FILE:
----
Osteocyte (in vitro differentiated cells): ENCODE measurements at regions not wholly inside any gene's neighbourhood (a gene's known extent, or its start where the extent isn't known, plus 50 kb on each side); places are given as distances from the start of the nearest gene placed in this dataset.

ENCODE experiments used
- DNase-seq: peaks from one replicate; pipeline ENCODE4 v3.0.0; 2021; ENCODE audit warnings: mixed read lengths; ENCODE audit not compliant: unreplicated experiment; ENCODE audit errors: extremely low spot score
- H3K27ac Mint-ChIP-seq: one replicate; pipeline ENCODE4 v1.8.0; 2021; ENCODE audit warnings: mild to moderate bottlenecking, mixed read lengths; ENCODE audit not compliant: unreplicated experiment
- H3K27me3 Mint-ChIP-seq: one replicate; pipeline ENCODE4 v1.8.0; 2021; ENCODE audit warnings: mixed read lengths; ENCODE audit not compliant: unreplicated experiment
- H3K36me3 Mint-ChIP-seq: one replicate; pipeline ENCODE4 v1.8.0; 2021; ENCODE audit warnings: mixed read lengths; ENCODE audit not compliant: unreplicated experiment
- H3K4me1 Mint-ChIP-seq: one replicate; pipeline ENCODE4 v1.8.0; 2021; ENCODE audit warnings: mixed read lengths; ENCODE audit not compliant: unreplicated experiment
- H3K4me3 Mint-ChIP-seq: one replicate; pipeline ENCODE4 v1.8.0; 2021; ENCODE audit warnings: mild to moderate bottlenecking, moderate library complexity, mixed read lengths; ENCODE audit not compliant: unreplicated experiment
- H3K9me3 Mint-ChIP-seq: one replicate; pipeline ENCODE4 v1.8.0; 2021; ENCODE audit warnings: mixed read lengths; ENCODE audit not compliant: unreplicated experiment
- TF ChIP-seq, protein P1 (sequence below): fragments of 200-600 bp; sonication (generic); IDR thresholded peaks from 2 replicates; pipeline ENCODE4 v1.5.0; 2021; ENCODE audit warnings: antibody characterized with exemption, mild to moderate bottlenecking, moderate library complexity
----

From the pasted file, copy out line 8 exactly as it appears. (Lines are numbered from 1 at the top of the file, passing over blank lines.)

- H3K4me3 Mint-ChIP-seq: one replicate; pipeline ENCODE4 v1.8.0; 2021; ENCODE audit warnings: mild to moderate bottlenecking, moderate library complexity, mixed read lengths; ENCODE audit not compliant: unreplicated experiment